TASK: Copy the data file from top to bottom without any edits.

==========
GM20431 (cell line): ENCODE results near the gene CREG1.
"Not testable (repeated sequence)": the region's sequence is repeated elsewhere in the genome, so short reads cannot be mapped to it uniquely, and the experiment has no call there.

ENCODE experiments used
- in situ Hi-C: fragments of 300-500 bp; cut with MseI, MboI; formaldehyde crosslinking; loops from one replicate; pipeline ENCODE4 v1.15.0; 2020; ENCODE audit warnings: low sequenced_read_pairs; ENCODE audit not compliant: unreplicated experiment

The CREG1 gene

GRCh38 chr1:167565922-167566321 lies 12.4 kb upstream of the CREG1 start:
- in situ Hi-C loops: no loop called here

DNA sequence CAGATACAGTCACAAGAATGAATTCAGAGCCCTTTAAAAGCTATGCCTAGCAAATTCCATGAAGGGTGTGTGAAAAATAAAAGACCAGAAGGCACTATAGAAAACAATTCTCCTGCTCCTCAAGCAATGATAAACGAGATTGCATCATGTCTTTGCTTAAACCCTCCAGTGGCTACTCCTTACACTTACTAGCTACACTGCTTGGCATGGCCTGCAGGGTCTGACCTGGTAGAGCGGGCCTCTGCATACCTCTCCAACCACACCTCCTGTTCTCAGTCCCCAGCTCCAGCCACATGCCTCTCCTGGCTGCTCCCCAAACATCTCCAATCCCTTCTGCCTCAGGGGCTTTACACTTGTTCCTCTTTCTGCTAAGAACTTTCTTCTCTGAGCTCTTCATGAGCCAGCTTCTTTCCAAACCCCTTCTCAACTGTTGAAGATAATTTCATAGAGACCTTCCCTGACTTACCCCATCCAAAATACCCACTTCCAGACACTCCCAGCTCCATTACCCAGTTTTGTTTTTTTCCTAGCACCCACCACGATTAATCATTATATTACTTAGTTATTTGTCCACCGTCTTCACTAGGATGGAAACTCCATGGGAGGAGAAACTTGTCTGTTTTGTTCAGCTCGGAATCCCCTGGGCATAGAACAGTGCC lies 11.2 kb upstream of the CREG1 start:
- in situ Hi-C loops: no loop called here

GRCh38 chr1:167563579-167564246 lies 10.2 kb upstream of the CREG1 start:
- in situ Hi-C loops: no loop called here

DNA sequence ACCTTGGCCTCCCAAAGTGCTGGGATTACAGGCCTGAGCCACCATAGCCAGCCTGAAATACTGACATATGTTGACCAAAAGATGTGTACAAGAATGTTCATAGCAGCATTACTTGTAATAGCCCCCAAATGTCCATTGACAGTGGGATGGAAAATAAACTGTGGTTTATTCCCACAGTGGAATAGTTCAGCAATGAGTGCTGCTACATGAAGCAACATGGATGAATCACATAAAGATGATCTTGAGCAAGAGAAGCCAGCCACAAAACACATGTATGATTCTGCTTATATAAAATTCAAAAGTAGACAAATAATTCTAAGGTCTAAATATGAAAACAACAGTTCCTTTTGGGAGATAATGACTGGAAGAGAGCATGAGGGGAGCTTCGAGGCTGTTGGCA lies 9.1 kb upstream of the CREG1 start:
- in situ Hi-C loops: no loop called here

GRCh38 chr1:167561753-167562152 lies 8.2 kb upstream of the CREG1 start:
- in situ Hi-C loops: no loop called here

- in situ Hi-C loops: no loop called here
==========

GM20431 (cell line): ENCODE results near the gene CREG1.
"Not testable (repeated sequence)": the region's sequence is repeated elsewhere in the genome, so short reads cannot be mapped to it uniquely, and the experiment has no call there.

ENCODE experiments used
- in situ Hi-C: fragments of 300-500 bp; cut with MseI, MboI; formaldehyde crosslinking; loops from one replicate; pipeline ENCODE4 v1.15.0; 2020; ENCODE audit warnings: low sequenced_read_pairs; ENCODE audit not compliant: unreplicated experiment

The CREG1 gene

GRCh38 chr1:167565922-167566321 lies 12.4 kb upstream of the CREG1 start:
- in situ Hi-C loops: no loop called here

DNA sequence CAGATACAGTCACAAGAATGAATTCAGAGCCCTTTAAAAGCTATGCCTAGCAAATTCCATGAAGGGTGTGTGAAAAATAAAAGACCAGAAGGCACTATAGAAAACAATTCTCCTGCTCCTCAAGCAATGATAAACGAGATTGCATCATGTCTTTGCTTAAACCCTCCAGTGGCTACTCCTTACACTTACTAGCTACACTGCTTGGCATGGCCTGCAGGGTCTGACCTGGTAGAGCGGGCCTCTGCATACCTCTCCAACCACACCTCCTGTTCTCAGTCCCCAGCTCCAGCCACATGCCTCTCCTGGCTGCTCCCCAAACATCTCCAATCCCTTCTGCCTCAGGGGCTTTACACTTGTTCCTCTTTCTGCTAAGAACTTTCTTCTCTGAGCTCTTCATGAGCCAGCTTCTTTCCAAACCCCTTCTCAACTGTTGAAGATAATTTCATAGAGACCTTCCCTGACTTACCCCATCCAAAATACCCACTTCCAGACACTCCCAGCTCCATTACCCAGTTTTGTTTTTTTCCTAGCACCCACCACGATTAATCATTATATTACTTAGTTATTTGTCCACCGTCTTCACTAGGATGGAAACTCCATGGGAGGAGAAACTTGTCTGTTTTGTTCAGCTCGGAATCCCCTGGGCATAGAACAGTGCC lies 11.2 kb upstream of the CREG1 start:
- in situ Hi-C loops: no loop called here

GRCh38 chr1:167563579-167564246 lies 10.2 kb upstream of the CREG1 start:
- in situ Hi-C loops: no loop called here

DNA sequence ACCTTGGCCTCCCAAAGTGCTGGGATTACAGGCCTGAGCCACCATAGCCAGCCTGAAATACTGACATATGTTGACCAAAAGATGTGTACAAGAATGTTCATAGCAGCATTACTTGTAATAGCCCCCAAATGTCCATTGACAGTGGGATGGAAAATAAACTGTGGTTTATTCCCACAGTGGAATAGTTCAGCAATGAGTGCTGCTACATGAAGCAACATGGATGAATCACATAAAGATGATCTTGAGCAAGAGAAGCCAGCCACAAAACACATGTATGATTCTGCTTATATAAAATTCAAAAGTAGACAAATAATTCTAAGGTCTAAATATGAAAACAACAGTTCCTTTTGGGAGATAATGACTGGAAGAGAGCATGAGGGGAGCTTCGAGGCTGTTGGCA lies 9.1 kb upstream of the CREG1 start:
- in situ Hi-C loops: no loop called here

GRCh38 chr1:167561753-167562152 lies 8.2 kb upstream of the CREG1 start:
- in situ Hi-C loops: no loop called here

- in situ Hi-C loops: no loop called here